Source: I am an American living in China.
Philipp's answer is great, but I'd like to add something about VPNs.
As many of you know, a VPN allows you to (at least most of the time) bypass whichever firewall which might be in the closed country. This will allow you to access any news sites that are open in other countries' internet.
There is a HUGE problem with doing this: legality and accessibility of VPNs.
In China (I can't really speak to other countries), they are not always legal. They are used by many foreigners, and some local Chinese people, but the government can penalize use of them.
Couple of stories (if anyone has a link I'd appreciate it):
(hearsay) A foreigner normally uses a VPN, but all of a sudden, his phone will not connect to the internet at all. He has plenty of data, and he's paid his phone bill. The government contacts him and asks him to surrender his phone temporarily. They return the phone, and to his surprise his VPN(s) have been deleted.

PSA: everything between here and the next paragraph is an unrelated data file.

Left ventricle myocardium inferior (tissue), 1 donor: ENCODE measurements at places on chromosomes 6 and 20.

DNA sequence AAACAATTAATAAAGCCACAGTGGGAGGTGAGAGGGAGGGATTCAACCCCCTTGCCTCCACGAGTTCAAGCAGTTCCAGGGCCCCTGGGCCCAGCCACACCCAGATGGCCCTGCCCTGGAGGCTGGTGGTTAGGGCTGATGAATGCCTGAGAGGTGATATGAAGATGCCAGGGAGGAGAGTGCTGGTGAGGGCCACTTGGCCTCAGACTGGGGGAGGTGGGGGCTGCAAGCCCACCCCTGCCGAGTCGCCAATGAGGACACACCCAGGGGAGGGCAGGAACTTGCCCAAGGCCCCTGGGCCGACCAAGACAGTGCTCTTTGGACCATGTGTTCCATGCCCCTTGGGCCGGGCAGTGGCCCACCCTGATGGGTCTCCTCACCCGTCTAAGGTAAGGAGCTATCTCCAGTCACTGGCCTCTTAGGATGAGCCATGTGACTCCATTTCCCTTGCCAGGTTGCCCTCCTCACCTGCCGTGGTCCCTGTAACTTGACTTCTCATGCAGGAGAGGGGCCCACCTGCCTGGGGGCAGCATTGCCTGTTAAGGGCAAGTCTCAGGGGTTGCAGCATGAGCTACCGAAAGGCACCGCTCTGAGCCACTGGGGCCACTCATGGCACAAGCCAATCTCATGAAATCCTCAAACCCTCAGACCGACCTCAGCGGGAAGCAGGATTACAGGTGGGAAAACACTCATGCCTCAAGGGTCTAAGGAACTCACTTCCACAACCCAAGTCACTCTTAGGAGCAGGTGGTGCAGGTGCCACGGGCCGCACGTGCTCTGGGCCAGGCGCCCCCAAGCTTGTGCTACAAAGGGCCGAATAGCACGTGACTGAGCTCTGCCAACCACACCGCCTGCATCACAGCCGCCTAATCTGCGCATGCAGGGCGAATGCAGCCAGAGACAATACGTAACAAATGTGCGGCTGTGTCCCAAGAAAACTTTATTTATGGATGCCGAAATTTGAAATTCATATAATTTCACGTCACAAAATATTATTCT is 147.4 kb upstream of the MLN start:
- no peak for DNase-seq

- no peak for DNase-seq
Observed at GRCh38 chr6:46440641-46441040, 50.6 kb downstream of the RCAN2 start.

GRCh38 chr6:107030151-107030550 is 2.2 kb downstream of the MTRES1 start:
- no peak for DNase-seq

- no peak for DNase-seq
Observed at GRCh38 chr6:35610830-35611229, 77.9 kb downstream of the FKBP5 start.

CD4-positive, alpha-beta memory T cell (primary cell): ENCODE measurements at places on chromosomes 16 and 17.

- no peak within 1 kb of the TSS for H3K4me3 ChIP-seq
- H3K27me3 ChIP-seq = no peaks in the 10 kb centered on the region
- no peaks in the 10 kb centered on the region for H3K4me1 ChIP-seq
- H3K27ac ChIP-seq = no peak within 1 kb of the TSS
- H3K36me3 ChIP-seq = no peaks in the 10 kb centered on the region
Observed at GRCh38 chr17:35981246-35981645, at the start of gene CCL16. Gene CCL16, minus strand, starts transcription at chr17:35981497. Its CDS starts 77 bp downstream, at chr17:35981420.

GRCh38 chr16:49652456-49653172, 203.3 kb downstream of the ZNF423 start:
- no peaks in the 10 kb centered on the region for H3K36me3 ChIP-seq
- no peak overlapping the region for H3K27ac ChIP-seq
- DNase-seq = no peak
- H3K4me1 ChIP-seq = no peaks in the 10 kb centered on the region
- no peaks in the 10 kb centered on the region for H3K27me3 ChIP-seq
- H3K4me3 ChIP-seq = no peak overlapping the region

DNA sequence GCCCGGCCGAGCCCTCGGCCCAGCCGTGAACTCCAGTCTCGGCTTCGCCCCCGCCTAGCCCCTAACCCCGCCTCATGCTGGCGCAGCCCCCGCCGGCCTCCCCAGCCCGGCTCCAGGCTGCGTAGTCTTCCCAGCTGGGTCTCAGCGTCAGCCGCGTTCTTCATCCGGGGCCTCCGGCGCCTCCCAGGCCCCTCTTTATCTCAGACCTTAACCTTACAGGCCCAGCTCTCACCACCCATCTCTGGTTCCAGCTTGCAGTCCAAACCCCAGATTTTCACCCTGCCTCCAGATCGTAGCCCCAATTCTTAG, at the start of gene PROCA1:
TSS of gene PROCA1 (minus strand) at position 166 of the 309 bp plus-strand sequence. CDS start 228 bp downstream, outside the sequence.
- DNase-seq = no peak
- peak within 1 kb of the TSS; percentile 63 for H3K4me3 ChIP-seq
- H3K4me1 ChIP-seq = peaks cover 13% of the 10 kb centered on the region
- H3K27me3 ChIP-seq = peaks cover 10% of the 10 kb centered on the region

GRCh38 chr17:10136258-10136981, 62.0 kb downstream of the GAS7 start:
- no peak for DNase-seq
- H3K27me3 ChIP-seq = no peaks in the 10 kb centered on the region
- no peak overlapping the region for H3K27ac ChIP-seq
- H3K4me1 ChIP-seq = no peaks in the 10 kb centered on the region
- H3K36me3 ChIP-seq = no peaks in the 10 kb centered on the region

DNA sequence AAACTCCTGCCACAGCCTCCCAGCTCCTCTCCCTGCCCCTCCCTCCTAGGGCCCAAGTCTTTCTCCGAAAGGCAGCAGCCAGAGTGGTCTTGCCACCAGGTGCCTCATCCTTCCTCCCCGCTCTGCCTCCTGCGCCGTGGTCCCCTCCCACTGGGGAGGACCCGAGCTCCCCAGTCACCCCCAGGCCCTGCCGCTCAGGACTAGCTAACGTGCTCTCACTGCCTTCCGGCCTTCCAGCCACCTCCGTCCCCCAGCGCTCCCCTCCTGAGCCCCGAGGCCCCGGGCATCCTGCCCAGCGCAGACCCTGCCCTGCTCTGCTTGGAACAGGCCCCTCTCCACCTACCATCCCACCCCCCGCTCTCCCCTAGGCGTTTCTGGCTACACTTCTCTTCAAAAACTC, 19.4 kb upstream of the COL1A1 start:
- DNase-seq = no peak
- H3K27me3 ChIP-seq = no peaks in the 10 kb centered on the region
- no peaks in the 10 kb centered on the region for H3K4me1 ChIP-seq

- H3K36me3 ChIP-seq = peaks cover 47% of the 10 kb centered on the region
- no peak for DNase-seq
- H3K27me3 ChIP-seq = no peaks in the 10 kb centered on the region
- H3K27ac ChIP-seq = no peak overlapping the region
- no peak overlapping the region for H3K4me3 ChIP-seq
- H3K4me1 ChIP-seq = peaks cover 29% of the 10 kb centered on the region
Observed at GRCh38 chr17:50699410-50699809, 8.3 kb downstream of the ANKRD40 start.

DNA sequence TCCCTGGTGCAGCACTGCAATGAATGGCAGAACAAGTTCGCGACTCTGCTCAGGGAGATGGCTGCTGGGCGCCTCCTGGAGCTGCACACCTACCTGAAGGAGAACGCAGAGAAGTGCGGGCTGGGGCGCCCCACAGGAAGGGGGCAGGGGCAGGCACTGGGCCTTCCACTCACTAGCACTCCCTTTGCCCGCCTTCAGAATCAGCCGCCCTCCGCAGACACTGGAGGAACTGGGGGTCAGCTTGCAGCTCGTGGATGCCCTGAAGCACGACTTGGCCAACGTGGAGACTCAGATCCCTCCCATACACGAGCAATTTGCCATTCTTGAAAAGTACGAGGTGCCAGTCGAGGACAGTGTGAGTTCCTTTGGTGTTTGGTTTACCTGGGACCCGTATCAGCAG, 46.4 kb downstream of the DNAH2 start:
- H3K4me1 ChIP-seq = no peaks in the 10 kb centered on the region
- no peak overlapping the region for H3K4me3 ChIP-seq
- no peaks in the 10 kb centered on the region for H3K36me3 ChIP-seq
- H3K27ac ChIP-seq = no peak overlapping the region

A Chinese national (via their VPN) hears another Chinese national discussing the Government in a negative light on Youtube, and contacts the authorities. The reporting national gets fined a large amount.
A foreigner put a VPN on a Chinese national's computer, and the national downloaded pornography (possessing pornography is illegal in China) onto his machine. The Chinese government put the foreigner into prison.
These are not necessarily isolated incidents, but something that happens quite frequently.
Accessibility: the Chinese government recognizes the utility of VPNs (particularly software engineers and people learning English for example), and there are "government approved VPNs" that are free and that people can use. However, these report the web activity to the government, and still block certain websites defeating the point of a VPN.
The common western owned VPNs are "allowed", but are not approved for that reason. One has to be careful at times when using one, and the service tends to not work as well when there is a political event involving China or its allies.
So yes, some people use VPNs but it's pretty rare. Most people do not, and have no interest in hearing news that is from outside China. I would assume in other closed countries, it's relatively similar.